Published by: Doubleday on July 14, 2009
Genre: Biography, Business, Non-Fiction, Technology
Buy on Amazon • Book Details
Eduardo Saverin and Mark Zuckerberg were Harvard undergraduates and best friends—outsiders at a school filled with polished prep-school grads and long-time legacies. They shared both academic brilliance in math and less-than-smooth approach with the female population.
Eduardo figured their ticket to social acceptance—and sexual success—was getting invited to join one of the university's Final Clubs, a constellation of elite societies that had groomed generations of the most powerful men in the world and ranked on top of the inflexible hierarchy at Harvard. Mark, with less of an interest in what the campus alpha males thought of him, happened to be a computer genius of the first order, which he used to find a more direct route to social stardom. One lonely night, Mark hacked into the university's computer system, creating a ratable database of all the female students on campus—and subsequently crashing the university's servers and nearly getting himself kicked out of school. In that moment, in his Harvard dorm room, the framework for Facebook was born.
What followed—a real-life adventure filled with slick venture capitalists, stunning women, and six-foot-five-inch identical-twin Olympic rowers—makes for one of the most entertaining and compelling books of the year. Before long, Eduardo's and Mark's different ideas about Facebook created in their relationship, faint cracks which soon ruptured. The collegiate exuberance that marked their collaboration fell prey to the adult world of lawyers and money. The great irony is that while Facebook succeeded by bringing people together, its very success tore two best friends apart.
The Accidental Billionaires jacket cover
I guess I should begin by saying that I started reading this book after having seen the film that was based on it (The Social Network). I wasn’t necessarily looking for an accurate account of the foundation of Facebook. As a bit of a computer geek myself, I found the film enjoyable and I approached the book almost as a form of fiction. I just wanted an interesting story that I would enjoy.
When reading other reviews, one of the biggest critiques I found was that the book doesn’t just deal with just facts. Yes it’s based on real life events, but it’s certainly more dramatic and elaborate than any facts we have available. In the author’s note, the author admits to making up dialogue and filling in his own content where there were gaps in his research. Naturally, this upsets some reviewers. For example:
“Mezrich writes the book in the style of dramatic narrative which apparently means ‘when I don’t have facts, I’ll just make ’em up and when the story gets slow, I’ll fabricate a sex scene.'”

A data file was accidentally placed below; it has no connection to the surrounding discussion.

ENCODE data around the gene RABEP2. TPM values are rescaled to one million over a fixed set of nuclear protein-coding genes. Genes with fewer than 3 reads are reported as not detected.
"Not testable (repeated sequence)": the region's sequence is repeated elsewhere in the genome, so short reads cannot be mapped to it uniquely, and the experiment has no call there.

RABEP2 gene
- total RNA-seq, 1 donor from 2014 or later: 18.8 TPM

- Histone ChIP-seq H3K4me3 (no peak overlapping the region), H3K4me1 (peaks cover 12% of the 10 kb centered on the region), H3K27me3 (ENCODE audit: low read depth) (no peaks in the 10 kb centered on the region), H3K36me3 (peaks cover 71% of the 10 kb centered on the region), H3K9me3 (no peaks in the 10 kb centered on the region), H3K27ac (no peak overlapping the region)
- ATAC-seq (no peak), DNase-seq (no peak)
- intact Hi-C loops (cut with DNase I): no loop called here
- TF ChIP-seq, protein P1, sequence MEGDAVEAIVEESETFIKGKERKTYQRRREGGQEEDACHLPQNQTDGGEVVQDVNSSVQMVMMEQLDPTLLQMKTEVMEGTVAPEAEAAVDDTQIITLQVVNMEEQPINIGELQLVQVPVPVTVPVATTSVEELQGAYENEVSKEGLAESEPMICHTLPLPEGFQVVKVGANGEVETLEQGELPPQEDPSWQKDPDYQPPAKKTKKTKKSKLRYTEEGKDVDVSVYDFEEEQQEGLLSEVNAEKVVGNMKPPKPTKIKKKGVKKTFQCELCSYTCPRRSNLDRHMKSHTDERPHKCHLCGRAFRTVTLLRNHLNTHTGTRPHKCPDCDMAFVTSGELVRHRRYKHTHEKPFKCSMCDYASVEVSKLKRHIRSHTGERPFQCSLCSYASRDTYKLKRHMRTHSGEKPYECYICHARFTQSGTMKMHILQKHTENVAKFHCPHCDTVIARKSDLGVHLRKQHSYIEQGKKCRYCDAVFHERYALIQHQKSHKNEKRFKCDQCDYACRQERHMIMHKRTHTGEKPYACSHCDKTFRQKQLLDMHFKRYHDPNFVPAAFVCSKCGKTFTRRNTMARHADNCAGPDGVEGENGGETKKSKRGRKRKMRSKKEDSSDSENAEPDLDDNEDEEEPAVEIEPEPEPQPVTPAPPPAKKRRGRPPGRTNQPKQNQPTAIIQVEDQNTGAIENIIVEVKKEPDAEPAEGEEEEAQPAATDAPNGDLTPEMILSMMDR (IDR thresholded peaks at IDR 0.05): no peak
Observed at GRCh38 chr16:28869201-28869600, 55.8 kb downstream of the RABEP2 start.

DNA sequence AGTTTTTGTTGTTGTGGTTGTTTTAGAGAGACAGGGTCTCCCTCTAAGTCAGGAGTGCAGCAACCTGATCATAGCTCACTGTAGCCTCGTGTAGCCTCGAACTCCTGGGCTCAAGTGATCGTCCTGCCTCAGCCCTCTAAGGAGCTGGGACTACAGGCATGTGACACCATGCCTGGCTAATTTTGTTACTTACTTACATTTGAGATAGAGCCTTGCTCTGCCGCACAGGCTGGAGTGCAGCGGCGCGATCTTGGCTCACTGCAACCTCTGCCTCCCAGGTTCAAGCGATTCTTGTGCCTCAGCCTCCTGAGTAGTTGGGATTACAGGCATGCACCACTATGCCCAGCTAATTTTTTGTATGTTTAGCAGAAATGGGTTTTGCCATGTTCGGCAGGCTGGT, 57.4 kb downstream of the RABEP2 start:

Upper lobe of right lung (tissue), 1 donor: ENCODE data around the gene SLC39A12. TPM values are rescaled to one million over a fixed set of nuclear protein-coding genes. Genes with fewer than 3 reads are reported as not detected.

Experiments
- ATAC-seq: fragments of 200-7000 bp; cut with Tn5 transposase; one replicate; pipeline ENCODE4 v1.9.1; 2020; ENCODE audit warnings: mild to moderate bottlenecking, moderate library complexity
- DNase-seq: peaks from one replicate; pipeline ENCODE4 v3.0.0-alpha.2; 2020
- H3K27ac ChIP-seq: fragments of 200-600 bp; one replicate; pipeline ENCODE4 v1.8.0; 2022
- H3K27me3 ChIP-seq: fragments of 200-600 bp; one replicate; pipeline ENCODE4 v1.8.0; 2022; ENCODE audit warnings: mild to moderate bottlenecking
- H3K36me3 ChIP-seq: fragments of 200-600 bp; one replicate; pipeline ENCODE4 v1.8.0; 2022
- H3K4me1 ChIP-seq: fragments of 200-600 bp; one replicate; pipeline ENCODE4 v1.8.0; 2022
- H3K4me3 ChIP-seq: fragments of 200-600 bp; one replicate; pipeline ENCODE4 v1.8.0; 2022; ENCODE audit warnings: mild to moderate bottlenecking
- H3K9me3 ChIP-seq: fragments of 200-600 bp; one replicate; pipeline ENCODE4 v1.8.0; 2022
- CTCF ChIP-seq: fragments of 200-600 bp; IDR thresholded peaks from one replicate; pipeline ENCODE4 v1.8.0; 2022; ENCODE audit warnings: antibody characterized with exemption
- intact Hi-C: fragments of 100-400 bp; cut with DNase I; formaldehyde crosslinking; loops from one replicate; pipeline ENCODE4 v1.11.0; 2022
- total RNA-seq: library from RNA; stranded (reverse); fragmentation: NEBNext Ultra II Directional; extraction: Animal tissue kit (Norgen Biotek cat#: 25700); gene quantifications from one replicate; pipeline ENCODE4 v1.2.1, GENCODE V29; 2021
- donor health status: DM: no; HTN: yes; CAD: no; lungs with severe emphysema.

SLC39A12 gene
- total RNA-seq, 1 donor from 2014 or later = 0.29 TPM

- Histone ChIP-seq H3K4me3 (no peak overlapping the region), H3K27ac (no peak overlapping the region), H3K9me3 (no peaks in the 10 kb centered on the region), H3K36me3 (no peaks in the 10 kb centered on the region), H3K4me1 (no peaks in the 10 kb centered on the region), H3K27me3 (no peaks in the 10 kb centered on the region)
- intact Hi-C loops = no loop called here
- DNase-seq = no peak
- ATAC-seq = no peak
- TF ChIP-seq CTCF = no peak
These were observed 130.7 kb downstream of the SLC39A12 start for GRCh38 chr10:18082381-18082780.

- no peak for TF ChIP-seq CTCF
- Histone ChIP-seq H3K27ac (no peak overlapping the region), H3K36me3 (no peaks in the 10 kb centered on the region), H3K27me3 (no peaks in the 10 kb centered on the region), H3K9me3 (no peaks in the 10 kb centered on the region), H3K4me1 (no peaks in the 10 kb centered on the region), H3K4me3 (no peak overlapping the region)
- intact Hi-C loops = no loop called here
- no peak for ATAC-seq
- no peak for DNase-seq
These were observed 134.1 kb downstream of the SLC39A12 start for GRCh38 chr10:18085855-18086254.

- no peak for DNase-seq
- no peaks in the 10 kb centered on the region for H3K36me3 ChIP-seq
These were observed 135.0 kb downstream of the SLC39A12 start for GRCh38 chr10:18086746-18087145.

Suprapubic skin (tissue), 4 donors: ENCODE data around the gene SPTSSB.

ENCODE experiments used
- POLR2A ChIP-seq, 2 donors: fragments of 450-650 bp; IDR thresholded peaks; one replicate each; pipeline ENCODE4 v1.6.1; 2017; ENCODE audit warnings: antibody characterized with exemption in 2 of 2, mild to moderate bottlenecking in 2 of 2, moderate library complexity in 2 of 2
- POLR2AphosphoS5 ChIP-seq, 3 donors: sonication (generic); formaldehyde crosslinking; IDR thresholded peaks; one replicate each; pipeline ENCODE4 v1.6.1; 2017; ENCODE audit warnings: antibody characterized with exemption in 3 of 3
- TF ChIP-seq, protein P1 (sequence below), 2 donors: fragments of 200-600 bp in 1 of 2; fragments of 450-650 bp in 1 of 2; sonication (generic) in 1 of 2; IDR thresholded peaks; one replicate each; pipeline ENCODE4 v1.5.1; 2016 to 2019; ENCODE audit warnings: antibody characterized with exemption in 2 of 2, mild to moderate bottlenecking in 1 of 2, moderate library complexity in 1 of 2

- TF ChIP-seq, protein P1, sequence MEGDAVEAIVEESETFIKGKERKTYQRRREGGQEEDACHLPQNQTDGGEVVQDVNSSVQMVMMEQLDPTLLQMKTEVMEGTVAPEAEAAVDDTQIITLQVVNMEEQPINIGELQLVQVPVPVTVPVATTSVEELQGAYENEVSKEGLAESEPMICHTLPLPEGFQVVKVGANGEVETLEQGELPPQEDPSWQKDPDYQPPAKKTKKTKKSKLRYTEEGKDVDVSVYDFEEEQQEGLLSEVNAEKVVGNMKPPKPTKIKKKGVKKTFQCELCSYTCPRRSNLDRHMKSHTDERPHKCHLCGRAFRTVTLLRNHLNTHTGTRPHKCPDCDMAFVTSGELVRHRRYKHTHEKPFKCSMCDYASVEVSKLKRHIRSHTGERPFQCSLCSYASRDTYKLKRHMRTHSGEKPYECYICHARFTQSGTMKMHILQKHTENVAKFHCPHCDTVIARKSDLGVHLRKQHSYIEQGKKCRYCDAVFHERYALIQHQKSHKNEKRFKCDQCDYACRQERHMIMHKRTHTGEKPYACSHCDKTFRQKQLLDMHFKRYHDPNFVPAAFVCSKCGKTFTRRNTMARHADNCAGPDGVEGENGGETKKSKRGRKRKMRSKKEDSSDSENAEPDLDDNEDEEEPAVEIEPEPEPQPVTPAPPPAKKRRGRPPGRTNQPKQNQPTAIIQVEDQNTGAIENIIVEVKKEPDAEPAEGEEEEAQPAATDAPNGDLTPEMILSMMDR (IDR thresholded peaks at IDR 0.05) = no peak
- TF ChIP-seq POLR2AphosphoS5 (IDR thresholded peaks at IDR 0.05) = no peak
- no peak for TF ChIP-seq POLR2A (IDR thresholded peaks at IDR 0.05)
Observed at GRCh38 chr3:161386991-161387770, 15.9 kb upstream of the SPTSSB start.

Amazon.com, review by Tim Challies
I, on the other hand, like fiction. I wasn’t looking for a purely factual informational piece. And I do like sex scenes! 😀 (But to be honest, there are no actual sex scenes in the book. There are only a few moments where it’s implied that someone went off and had sex.)
I think it’s important for those reviewers to understand that Facebook was a college creation. It was created by college students in dorm rooms and some of those students did like to party. So yes, there will be parties, sex, girls, drinking, and throwing around words like “fuck” and “shit.” I don’t see that as “dramatic narrative” — I see it as accurately describing the setting and environment that Facebook was created in.
As a web developer and a bit of a computer geek, there was a lot that I could relate to in this book. This part particularly resonated with me:
Mark was mostly likely wide-awake now, deep into the process. He didn’t care what time it was, or how late it got. To guys like Mark, time was another weapon of establishment, like alphabetical order. The great engineers, hackers—they didn’t function under the same time constraints as everyone else.
The Accidental Billionaires, page 48
This is exactly how I get when I embark on a new web project. Like this blog for instance. I got an idea and suddenly my world was full of possibilities. I cursed the fact that I was away from my ‘main’ computer, which has all my top notch design and development programs. But I ran with the idea anyway, building up the entire site from scratch on my laptop in basically 24 hours. I was almost like a machine—powering through the day and night with my sole focus being on this project. Other obligations seemed meaningless and irrelevant.
So if you just want to read about a piece of college life and entrepreneurship and enjoy a story, the book is a good and interesting read. If you’re looking for a serious piece of non-fiction and just want the facts about Facebook as a company, try a Wikipedia article instead.
The one thing I didn’t really like was how the author switched from writing in past tense — as if the events definitely happened — to saying things like, “We can imagine that this is what happened next” or “We can imagine this is how it happened” or “We can imagine Mark doing that.” It kind of pulled me out of the immersion of the book; it’s like I went from reading a story to reading about someone guessing at what happened. I have no problem with the author making assumptions, exaggerations, or even making up dialogue, but I prefer it to be written as actual events. I think the author’s note was enough to cover his ass and make it clear that not everything happened exactly the way he wrote it.
At the end of the day, it was a good read, an enjoyable book — but not amazing.
The thing about the Internet was, it wasn’t in pencil, it was pen.
You put something out there, you couldn’t erase it.
Facemash was out there.
The Accidental Billionaires, page 57